So, let’s say you are 20-30ish, have a few children, are a Christian family and homeschool. You want to have another family over with basically the same standards/ lifestyle. (Now, I realize that many of my readers may not be in this exact category, but the rules are basically the same)
1)FOOD: With anyone you have over, you should ask about food allergies and preferences. It can cause a lot of anxiety for parents of allergic children to wonder if there’s going to be a peanut in something. Also, ask if there’s anything that the children or adults do not like.
I once had a family over and made a nice big turkey, only to find out they couldn’t stand turkey.
2) SEATING: Some people are fine holding baby on their laps, but others would prefer a high chair or booster seat. Basically, try to find out what they prefer for their children and do accordingly. If you do not approve of their choices (letting them be picky eaters or sitting on laps or whatever), this is not the time to bring it up–just be accommodating.
I have not so fond memories of being berated by a hostess for letting my children not finish every morsel of food on their plate. It’s not something we practice at home, how can I expect it to be done when we’re out?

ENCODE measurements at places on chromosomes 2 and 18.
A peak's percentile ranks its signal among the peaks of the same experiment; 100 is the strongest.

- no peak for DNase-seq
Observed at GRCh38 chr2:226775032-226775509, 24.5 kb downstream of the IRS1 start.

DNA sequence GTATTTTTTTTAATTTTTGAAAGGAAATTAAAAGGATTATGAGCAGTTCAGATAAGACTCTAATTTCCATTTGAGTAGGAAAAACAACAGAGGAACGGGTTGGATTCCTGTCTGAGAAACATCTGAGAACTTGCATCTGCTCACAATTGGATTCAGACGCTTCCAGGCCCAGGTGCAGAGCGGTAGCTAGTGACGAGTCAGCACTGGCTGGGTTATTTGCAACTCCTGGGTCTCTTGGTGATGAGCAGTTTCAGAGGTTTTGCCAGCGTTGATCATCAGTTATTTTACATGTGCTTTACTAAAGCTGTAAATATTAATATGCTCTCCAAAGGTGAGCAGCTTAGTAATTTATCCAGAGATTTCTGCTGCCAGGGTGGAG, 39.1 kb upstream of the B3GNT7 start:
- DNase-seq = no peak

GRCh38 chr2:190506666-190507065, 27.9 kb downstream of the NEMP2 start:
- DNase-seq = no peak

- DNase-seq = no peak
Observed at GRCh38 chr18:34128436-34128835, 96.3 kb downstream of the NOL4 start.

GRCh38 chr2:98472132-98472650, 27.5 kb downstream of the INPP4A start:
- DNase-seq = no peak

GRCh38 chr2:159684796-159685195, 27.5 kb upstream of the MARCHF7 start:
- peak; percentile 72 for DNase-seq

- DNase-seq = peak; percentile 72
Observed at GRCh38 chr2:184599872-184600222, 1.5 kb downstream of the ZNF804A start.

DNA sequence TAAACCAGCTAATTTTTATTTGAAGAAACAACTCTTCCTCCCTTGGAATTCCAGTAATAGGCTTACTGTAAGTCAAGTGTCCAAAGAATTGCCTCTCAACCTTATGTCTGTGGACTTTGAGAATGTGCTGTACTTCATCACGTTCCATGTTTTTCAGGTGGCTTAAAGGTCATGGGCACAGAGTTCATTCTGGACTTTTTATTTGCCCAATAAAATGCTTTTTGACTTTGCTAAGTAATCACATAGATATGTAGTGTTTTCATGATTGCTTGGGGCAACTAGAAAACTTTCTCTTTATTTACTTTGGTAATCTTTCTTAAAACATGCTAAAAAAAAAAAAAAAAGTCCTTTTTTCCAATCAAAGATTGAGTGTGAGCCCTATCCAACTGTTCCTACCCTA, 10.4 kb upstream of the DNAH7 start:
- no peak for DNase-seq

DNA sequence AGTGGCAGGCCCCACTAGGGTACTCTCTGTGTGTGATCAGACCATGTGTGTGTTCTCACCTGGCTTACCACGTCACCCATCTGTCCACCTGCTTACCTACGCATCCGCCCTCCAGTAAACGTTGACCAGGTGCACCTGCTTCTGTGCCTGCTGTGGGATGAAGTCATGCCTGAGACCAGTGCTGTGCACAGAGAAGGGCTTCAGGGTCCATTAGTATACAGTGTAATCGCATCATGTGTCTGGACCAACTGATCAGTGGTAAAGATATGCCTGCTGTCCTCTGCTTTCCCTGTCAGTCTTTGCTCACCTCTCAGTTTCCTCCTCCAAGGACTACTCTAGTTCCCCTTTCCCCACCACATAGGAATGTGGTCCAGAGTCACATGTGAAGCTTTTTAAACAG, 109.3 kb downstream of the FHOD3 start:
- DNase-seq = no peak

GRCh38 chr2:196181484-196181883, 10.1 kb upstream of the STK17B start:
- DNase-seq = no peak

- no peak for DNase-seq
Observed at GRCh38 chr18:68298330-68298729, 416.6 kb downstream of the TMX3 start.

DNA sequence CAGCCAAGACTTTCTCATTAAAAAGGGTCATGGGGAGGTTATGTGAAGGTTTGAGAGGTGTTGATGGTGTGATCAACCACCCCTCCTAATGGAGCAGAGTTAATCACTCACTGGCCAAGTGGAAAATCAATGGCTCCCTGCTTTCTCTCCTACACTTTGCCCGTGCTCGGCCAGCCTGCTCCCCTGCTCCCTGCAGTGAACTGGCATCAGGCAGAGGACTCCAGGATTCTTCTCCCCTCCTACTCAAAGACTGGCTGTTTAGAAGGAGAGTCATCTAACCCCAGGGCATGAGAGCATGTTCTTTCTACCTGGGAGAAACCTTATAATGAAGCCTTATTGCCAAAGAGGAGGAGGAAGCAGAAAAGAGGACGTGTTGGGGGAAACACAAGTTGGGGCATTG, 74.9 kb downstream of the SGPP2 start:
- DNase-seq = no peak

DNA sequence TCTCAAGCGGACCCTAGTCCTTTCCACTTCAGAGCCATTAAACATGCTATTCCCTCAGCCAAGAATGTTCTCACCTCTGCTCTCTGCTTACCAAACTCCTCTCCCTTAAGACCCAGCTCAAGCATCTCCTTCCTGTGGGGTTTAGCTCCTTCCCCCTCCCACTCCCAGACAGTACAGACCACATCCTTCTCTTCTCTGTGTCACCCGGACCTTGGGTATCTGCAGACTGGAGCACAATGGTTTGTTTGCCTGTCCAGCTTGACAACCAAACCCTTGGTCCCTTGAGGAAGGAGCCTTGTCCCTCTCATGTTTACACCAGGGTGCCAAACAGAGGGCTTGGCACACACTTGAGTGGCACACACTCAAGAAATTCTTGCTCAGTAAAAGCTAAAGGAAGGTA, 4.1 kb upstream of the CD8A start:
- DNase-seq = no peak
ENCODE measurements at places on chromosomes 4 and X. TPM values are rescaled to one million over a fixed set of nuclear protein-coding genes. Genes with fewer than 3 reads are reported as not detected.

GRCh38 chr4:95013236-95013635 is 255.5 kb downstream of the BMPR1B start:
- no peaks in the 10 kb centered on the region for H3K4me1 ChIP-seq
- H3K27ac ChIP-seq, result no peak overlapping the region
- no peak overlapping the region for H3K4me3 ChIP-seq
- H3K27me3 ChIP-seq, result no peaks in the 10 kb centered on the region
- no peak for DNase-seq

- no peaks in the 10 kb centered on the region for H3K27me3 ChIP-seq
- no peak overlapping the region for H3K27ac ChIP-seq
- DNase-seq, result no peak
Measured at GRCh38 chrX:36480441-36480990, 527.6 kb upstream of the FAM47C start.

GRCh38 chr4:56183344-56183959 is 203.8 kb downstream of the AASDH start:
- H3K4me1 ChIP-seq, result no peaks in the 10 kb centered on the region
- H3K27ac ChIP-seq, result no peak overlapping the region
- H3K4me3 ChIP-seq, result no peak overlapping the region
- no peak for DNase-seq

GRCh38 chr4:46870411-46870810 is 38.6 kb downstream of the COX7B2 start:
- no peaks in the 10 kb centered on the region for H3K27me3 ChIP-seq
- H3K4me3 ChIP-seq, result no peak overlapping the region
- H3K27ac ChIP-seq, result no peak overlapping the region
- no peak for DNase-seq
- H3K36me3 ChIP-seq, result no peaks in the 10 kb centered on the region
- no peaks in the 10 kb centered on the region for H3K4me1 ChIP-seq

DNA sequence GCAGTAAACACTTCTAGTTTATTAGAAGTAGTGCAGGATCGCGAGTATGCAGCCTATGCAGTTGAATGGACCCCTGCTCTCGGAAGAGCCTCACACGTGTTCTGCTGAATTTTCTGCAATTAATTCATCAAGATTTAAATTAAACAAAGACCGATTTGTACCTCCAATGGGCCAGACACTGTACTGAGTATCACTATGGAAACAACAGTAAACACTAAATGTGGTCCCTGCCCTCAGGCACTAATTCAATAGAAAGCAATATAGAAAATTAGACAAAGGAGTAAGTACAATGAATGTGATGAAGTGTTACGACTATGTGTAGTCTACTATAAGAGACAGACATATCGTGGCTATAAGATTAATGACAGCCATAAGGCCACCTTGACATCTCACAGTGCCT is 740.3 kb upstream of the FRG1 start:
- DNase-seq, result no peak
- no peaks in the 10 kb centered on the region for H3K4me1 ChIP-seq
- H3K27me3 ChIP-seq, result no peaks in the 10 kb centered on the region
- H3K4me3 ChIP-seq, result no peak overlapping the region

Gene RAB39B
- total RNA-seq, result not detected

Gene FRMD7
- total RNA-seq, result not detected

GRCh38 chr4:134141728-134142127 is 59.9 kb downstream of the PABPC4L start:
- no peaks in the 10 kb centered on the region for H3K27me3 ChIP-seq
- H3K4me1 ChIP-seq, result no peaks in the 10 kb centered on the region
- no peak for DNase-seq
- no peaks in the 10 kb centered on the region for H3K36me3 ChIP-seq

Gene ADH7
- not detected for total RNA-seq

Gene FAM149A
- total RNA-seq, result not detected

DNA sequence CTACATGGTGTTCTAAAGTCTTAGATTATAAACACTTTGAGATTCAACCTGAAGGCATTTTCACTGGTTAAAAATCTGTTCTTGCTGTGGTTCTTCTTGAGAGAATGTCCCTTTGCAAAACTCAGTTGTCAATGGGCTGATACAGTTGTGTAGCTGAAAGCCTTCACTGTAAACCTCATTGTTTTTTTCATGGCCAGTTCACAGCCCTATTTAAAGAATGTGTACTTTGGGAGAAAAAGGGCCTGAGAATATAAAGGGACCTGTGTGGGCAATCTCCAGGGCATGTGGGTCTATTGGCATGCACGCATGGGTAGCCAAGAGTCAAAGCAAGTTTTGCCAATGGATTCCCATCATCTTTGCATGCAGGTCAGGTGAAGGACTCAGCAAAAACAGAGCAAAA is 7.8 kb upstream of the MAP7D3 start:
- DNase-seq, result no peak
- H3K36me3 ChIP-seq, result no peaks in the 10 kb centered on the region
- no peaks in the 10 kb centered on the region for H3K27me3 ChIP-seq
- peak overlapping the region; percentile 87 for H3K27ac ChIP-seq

3) ENTERTAINMENT: Make sure to ask the parents if movie or activity xyz is permissible. It’s better to have a few activities planned than to wait until chaos erupts and THEN try to think of something. Keep the kids out of the bedrooms. If they have to play there, keep a close eye on everyone and the door open at all times. It’s nice to have the kids in the general vicinity than to try “find them” later on. If you are a real control freak (like me), you’ll insist that the guest children help clean up the messy areas before a movie or dessert or whatever.